Recognition of Armenian Genocide by Sweden

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Armenia Thanks Sweden For Genocide Recognition

12.03.2010
Ruben Meloyan

Armenia’s leaders thanked Sweden’s parliament on Friday for adopting a resolution that recognizes the World War One-era mass killings and deportations of Armenians in the Ottoman Empire as genocide.

President Serzh Sarkisian hailed the development at a meeting with Goran Lennmarker, the visiting chairman of the Swedish parliament’s foreign affairs committee. He said “recognition of and condemnation of crimes against humanity is the best way to avert such crimes.”

Speaking to RFE/RL earlier in the day, Lennmarker endorsed the resolution which was opposed by the Swedish parliament but passed by a 131-130 vote. He said he would have voted for the measure had he not been absent from Stockholm during Thursday’s vote.

Lennmarker, who is better known in Armenia as the Nagorno-Karabakh rapporteur of the OSCE Parliamentary Assembly, visited on Thursday the Yerevan memorial to up to 1.5 million Armenians killed in what many historians consider a genocide.

Parliament speaker Hovik Abrahamian also welcomed the resolution strongly condemned by Ankara. “I think that with its historic decision Sweden’s parliament … will also contribute to peace and stability in the South Caucasus,” Abrahamian said in a letter to his Swedish counterpart, Per Westerberg.

Turkish Prime Minister Recep Tayyip Erdogan warned, meanwhile, that the Swedish vote “can hurt relations between Turkey and Armenia.” He appeared to refer to the fence-mending agreements signed by the two estranged nations last fall.

The Turks were already fuming over a similar resolution that was approved last week by a key committee of the U.S. House of Representatives. Reuters news agency reported that Turkish parliamentary speaker Mehmet Ali Sahin said on Friday Western countries whose assemblies have passed such resolutions should “look in the mirror, if they want to find criminals.” He mentioned no specific country.

“Our 'friend' Sweden has stabbed us in the back with one vote!” read a front-page headline in “Sabah,” a leading Turkish daily.

Fatih Altayli, editor-in-chief of “Haberturk” daily cited by Reuters, was more sarcastic: “Soon, there will be no Turkish ambassadors left abroad and no foreign country our officials can visit.”

Swedish, Turkish Leaders Denounce Armenian Genocide Vote

The foreign ministers of Turkey and Sweden condemned on Saturday a vote in the Swedish parliament that defined the early 20th-century killing of Armenians by Ottoman Turks as genocide.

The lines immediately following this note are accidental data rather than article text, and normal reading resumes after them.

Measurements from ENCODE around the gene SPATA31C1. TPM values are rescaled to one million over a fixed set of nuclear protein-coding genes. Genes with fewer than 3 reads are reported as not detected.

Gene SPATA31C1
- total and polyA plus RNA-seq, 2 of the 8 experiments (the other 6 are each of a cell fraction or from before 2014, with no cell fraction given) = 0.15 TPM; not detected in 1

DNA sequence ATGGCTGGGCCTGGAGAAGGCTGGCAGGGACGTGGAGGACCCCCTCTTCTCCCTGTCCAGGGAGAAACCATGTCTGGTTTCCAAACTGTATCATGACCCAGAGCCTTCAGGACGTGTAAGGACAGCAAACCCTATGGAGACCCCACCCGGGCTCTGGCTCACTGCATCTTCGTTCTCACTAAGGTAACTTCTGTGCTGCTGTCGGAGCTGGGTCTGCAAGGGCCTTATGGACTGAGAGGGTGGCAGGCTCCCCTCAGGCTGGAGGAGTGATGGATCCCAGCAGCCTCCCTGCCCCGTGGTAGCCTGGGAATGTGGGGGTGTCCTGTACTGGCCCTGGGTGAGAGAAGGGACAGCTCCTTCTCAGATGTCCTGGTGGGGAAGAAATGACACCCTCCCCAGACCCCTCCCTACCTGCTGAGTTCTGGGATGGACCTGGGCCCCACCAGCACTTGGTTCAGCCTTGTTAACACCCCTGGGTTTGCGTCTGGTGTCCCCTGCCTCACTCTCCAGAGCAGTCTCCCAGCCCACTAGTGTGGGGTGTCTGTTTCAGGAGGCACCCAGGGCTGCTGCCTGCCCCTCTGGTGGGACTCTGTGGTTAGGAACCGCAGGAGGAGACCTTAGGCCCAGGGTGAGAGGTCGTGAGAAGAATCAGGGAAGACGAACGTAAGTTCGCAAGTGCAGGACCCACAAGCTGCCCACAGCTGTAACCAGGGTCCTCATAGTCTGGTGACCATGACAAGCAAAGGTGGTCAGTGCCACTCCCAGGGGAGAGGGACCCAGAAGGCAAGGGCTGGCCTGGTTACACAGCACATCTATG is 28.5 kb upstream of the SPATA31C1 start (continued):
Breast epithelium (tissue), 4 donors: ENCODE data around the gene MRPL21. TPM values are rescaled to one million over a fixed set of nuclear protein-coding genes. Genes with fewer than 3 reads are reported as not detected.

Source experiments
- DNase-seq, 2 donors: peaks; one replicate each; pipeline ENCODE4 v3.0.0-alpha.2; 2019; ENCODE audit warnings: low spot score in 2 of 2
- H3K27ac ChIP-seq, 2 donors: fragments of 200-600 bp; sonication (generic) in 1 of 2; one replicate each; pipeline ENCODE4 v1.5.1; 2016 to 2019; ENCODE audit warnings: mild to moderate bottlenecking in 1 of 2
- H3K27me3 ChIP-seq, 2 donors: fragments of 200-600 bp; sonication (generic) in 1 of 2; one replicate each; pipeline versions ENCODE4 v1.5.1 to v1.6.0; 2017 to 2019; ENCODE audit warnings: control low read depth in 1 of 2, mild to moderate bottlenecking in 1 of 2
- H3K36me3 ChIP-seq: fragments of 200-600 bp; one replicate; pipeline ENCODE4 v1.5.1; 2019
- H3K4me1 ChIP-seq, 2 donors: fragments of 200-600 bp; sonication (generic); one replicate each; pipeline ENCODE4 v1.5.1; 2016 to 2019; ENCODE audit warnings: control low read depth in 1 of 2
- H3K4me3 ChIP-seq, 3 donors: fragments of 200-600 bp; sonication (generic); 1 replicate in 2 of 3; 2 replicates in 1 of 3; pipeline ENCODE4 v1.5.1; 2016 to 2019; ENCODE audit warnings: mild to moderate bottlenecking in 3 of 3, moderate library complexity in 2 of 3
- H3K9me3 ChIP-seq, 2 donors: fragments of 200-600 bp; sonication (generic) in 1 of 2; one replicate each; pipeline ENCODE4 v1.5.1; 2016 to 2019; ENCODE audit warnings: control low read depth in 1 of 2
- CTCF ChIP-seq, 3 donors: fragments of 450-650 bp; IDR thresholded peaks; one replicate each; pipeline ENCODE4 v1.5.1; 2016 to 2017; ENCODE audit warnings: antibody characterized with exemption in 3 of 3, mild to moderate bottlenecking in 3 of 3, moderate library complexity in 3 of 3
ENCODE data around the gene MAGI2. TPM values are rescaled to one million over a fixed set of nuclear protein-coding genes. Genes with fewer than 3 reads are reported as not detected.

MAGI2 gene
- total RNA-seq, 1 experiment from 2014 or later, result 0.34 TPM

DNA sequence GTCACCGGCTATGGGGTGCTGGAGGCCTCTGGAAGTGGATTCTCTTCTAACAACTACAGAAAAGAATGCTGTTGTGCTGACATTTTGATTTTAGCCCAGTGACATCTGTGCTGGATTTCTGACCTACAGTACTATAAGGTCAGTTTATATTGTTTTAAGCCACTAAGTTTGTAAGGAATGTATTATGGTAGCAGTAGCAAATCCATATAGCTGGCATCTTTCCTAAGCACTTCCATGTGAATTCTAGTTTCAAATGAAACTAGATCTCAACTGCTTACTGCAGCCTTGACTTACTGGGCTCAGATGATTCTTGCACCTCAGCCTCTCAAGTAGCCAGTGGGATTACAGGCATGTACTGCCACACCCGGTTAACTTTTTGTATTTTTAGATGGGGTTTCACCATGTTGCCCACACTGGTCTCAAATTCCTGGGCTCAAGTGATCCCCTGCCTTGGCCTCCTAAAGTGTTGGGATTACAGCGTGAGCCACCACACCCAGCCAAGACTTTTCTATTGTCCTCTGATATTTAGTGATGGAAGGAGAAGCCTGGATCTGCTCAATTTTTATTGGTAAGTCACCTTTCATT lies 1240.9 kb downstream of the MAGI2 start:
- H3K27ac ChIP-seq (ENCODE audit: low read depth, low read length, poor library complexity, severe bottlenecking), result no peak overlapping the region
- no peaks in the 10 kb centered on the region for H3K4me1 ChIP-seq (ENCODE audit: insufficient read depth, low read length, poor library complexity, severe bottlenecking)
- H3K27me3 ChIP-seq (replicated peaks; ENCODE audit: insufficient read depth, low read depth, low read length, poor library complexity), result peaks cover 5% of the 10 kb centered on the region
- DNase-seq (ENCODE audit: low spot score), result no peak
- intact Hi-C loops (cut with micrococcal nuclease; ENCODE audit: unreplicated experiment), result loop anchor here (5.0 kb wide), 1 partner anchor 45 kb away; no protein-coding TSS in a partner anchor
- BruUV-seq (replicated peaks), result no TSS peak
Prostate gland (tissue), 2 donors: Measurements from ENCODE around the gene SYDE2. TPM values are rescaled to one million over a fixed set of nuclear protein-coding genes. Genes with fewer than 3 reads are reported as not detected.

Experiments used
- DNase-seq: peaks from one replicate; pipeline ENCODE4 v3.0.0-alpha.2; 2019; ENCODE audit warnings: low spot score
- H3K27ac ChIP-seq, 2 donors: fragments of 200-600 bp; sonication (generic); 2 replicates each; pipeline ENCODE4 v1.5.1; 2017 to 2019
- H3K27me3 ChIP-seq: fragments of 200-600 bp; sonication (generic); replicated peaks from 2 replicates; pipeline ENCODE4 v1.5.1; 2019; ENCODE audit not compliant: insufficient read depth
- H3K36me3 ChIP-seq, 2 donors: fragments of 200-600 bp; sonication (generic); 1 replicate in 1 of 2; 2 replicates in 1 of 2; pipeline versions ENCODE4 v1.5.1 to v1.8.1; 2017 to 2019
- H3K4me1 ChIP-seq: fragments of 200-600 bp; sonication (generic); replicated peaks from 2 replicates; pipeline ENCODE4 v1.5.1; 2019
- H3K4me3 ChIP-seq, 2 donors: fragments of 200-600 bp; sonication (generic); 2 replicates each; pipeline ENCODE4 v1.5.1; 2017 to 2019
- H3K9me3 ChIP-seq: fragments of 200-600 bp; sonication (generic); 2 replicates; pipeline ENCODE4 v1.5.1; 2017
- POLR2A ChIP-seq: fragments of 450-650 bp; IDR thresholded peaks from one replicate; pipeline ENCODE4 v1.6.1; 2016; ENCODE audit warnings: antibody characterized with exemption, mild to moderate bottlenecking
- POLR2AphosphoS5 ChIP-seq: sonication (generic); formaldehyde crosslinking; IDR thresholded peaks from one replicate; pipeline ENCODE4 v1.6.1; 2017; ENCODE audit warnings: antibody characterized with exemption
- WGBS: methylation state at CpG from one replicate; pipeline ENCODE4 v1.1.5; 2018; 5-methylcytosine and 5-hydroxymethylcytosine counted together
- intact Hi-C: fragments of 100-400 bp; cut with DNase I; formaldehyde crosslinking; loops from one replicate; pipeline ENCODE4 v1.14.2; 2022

Swedish Foreign Minister Carl Bildt, who was holding informal talks with foreign ministers including Turkey's Ahmet Davutoglu in northern Finland, said he was upset by the vote on Thursday and concerned it could affect Turkish-Armenian reconciliation.

"It's regrettable because I think the politicization of history serves no useful purpose," he told reporters. "We are interested in the business of reconciliation, and decisions like that tend to raise tensions rather than lower tensions," he said.

On March 13, Swedish Prime Minister Frederick Reinfeldt apologized to his Turkish counterpart, Recep Tayyip Erdogan, for the resolution passed by the Swedish Parliament recognizing the Armenian Genocide, reported Hurriyet Daily News.

According to a statement issued by Erdogan’s office, Reinfeldt said, “The government is absolutely against the resolution, which was ratified as a result of domestic policy, and it will have no sanction or exercise power.” He added that Sweden will not allow the resolution to affect relations will Turkey.


Foreign Ministry report:

"An official statement and recognition of the Genocide of the Armenians is important and necessary. In 1985 the UN and the European Parliament established the fact that the Ottoman Empire had committed genocide against the Armenian people in the beginning of the 20th century. The Standing Committee [on Foreign Affairs] is of the opinion that the greater openness Turkey demonstrates, the stronger Turkey's democratic identity will be. It is therefore important that unbiased independent and international research on the genocide committed against the Armenian people be carried out. It is of great importance that an increasing openness and historical understanding of the events of 1915 and thereafter be developed. An improvement in this respect would also be of importance for the stability and the development in the whole Caucasus region."

-March 29, 2000




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